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Kenya’s regional counterparts such as Uganda received 15 percent of tax revenue from Capital Gains Tax last year/FILE


State urged ‘to fish deep’ to meet budget

Kenya’s regional counterparts such as Uganda received 15 percent of tax revenue from Capital Gains Tax last year/FILE

NAIROBI, Kenya, Jun 12 – The government should exploit untapped taxable areas of the economy to help fund the country’s ambitious expenditure programs in the 2012/13 budget.

PKF Eastern Africa Regional Director for Tax Martin Kisuu said the current tax structure has been stretched and is not sustainable in growing revenue yields going forward.

He added that ‘forgotten levies’ such as Capital Gains Tax that was suspended 25 years ago could boost tax revenue collection domestically, especially as Kenya develops its nascent oil sector.

“The level of wealth that is moving around this country is enormous in real estate, in the stock market and mergers and acquisitions. There are people holding licenses to drill oil, which can be sold for billions of dollars, and there is no framework to tax such gains,” he said.

Kenya’s regional counterparts such as Uganda received 15 percent of tax revenue from Capital Gains Tax last year.

Another area is idle land, which Kisuu said needs heavy and punitive taxation, to deal with the issue of holding speculative land.

The VAT Bill 2011 is one piece of legislation that government hopes will enable them to increase collection. However, some changes within it have deemed it a controversial tax law.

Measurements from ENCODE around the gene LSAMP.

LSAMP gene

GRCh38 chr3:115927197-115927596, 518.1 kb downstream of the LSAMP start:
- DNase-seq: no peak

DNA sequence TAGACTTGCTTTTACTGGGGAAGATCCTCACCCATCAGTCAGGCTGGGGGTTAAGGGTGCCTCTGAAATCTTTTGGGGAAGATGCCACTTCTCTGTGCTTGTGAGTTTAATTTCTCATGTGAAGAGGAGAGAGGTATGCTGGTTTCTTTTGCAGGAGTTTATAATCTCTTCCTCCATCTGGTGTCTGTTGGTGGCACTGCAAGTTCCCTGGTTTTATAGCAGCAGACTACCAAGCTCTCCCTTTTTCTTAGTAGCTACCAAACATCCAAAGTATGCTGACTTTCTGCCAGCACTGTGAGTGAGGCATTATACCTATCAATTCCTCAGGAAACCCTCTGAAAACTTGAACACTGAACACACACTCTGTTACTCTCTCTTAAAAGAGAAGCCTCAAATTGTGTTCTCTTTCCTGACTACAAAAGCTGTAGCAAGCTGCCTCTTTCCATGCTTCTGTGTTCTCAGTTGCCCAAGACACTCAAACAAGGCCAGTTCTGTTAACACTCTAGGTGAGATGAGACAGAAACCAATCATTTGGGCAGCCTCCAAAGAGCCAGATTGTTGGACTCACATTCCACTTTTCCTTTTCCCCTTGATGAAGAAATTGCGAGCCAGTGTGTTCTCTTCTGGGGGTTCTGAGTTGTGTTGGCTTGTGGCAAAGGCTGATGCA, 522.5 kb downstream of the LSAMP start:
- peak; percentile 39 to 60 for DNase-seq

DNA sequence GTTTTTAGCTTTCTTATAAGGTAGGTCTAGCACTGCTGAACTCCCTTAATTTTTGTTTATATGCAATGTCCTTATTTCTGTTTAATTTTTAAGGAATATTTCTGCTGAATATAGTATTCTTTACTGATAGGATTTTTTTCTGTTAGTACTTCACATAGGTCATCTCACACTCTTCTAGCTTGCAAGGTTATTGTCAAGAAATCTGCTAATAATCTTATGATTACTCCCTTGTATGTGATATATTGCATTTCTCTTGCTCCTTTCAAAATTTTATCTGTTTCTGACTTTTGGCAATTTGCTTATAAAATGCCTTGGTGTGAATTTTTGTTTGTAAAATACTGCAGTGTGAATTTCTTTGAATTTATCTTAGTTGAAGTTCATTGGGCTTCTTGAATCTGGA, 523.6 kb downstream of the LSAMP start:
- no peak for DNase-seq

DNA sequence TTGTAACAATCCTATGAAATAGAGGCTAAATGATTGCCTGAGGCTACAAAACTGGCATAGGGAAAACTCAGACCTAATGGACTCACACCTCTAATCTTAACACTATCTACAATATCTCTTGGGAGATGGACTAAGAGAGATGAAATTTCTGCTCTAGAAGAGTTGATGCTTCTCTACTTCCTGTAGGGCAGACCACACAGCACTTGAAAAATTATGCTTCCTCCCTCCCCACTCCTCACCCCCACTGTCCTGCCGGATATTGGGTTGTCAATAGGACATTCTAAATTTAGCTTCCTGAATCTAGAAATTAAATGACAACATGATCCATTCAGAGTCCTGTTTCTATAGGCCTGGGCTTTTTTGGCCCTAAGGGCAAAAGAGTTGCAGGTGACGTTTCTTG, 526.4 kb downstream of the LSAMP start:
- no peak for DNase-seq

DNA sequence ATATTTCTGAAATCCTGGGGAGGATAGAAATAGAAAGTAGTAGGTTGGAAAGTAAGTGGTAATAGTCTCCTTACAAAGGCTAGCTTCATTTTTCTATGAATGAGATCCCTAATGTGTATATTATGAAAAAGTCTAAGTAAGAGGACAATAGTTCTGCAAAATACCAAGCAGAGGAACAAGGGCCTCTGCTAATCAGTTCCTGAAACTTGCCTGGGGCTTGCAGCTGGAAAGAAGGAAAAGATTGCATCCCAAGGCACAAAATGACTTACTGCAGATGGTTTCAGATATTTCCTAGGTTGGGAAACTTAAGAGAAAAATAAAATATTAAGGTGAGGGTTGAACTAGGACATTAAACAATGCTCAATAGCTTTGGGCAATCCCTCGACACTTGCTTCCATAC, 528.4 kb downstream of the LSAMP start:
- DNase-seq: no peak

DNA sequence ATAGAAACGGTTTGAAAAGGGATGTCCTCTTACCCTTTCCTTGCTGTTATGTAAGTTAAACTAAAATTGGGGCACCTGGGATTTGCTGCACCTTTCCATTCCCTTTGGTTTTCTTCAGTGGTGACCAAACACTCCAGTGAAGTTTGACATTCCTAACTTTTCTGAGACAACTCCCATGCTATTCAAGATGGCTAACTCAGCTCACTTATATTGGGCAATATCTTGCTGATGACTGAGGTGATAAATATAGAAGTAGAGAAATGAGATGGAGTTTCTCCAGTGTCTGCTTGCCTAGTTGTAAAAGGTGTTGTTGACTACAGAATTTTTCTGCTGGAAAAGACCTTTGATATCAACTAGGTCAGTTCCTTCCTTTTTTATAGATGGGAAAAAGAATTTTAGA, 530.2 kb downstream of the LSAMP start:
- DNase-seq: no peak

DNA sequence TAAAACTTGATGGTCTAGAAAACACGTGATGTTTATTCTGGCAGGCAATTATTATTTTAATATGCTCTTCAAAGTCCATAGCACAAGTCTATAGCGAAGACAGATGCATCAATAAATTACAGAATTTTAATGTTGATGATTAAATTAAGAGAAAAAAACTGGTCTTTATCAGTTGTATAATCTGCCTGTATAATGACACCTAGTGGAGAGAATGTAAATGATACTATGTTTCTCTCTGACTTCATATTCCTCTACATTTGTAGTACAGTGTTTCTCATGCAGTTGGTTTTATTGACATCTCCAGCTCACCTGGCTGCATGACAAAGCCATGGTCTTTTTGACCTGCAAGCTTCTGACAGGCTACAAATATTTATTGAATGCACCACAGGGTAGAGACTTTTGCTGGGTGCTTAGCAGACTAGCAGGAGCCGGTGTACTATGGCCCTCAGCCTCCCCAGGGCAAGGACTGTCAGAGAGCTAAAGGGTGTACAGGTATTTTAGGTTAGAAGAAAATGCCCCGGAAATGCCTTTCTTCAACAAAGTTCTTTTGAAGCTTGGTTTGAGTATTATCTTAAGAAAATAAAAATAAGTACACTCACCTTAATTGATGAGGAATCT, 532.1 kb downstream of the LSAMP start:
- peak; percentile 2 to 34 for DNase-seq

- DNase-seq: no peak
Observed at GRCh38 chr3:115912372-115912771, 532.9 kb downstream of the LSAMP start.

“If it comes as it is, the VAT Bill is a very retrogressive tax law, because it is essentially going to tax poverty and hurt a lot of economic sectors. It is going to, for the first time, impose VAT on fertilizer, pesticides and inputs needed in agricultural production,” Kisuu said.

Such measures, he added, undermine growth in agriculture, which remains Kenya’s single biggest sector contributing 24 percent to GDP.

PKF Eastern Africa CEO Atul Shah said as the national debt level hits 51 percent, the government will also need to control its spiralling expenditure that increased by 26 percent in last year’s budget.

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“We are now getting close to a fairly high borrowing country situation and with uncontrolled government expenditure and no significant resources of revenue,” he explained.

The country’s debt service grew by 75 percent from last year’s budget accounting for Sh303 billion of the 2012/13 Sh1.4 trillion budget.

Moving forward, the analysts say re-emphasis on agriculture, increased investment in energy and completion of the ongoing judicial and police reforms will be necessary measures to be taken in revamping the government’s spending and improving revenue generation.

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